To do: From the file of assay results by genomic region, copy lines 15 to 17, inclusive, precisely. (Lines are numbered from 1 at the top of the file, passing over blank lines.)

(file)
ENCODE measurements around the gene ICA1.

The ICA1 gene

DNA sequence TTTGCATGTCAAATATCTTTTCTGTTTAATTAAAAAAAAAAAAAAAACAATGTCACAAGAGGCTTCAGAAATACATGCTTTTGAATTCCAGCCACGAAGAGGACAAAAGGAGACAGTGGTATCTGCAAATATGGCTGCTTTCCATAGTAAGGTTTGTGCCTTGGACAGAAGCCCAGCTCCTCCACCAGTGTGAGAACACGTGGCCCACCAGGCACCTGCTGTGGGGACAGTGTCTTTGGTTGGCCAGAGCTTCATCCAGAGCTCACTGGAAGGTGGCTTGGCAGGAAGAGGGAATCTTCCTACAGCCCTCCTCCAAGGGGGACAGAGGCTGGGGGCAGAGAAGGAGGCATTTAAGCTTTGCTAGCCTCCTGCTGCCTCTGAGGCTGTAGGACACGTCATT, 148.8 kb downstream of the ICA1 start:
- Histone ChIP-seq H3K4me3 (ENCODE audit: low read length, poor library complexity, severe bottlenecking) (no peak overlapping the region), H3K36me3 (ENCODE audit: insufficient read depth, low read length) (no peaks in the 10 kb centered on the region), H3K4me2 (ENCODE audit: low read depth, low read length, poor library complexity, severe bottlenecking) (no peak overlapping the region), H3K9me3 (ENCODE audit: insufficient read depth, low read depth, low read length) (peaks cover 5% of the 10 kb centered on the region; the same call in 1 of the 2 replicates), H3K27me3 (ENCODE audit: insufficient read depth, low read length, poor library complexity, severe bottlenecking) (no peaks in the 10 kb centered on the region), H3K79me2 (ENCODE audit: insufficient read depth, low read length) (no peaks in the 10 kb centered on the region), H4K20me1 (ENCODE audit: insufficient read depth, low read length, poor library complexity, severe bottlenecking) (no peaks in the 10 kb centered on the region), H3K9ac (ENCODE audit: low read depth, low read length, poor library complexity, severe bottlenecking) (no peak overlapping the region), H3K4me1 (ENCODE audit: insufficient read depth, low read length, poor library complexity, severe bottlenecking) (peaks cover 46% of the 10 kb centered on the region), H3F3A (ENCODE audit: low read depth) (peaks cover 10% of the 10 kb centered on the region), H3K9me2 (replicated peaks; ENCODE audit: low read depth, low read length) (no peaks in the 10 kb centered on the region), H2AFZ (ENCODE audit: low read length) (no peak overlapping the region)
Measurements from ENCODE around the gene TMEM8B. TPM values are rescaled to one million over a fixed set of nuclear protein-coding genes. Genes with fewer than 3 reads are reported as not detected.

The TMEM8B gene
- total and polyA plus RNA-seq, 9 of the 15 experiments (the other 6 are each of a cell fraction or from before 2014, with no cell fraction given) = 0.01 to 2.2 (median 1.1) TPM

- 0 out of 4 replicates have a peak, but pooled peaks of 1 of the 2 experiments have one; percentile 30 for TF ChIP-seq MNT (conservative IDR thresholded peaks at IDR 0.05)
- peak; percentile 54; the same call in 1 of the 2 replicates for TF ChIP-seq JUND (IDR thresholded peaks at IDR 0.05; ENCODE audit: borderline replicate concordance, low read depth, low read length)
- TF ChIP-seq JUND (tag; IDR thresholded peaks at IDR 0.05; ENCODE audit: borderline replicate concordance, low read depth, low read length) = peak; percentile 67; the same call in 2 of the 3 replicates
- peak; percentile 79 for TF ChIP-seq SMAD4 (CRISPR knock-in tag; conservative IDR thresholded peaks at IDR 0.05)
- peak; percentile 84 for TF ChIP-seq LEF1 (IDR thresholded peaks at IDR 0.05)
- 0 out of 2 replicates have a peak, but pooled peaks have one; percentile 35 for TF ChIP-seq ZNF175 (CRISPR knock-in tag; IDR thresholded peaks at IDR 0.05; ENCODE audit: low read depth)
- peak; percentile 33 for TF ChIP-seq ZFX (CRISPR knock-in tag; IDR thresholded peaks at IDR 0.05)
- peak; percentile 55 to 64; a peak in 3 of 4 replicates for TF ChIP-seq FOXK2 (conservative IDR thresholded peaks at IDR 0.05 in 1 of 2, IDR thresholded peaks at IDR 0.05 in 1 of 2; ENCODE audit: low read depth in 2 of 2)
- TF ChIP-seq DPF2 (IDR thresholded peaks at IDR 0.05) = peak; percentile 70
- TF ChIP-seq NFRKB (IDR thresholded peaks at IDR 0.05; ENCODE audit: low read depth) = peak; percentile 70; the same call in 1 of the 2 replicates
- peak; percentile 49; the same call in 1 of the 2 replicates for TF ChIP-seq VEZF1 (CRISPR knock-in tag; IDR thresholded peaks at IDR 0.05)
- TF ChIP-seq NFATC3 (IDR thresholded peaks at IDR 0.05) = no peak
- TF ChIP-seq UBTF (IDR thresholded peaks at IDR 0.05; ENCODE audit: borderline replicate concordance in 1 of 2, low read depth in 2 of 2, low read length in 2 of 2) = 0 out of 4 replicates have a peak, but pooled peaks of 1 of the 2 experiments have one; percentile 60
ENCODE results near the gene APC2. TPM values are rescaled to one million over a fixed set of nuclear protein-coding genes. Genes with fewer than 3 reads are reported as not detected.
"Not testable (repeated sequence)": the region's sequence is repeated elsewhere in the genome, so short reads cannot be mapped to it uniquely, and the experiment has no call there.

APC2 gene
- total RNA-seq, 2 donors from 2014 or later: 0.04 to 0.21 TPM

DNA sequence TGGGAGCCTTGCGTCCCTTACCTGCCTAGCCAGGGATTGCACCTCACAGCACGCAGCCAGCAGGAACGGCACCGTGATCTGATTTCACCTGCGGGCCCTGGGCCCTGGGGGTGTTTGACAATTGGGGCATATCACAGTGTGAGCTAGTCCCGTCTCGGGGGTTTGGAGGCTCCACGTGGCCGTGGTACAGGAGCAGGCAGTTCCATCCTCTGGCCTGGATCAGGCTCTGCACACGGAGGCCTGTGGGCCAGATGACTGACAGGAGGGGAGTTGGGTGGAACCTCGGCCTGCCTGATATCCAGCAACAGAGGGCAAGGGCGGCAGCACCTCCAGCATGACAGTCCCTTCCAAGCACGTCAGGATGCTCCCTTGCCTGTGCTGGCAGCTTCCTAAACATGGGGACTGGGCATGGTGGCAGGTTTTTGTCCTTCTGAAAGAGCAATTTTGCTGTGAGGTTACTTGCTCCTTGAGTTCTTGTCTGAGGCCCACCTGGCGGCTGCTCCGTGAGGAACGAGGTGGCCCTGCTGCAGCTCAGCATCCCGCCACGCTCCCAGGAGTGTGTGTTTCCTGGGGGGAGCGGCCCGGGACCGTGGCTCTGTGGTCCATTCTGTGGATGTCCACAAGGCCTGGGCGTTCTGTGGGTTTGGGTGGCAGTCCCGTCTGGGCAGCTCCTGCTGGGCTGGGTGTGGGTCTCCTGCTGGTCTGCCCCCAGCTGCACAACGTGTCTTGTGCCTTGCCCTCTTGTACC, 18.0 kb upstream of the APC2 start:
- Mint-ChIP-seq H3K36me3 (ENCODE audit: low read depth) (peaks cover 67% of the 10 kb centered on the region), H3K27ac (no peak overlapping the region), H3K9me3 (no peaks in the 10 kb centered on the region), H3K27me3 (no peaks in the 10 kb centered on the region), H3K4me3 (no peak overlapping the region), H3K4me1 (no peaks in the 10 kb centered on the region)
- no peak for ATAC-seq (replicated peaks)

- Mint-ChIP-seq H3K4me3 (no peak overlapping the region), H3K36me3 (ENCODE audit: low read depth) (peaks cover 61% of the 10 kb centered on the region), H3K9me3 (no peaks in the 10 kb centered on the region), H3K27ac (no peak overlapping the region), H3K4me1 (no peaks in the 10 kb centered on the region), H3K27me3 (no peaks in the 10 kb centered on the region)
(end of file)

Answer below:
- peak; percentile 55 to 64; a peak in 3 of 4 replicates for TF ChIP-seq FOXK2 (conservative IDR thresholded peaks at IDR 0.05 in 1 of 2, IDR thresholded peaks at IDR 0.05 in 1 of 2; ENCODE audit: low read depth in 2 of 2)
- TF ChIP-seq DPF2 (IDR thresholded peaks at IDR 0.05) = peak; percentile 70
- TF ChIP-seq NFRKB (IDR thresholded peaks at IDR 0.05; ENCODE audit: low read depth) = peak; percentile 70; the same call in 1 of the 2 replicates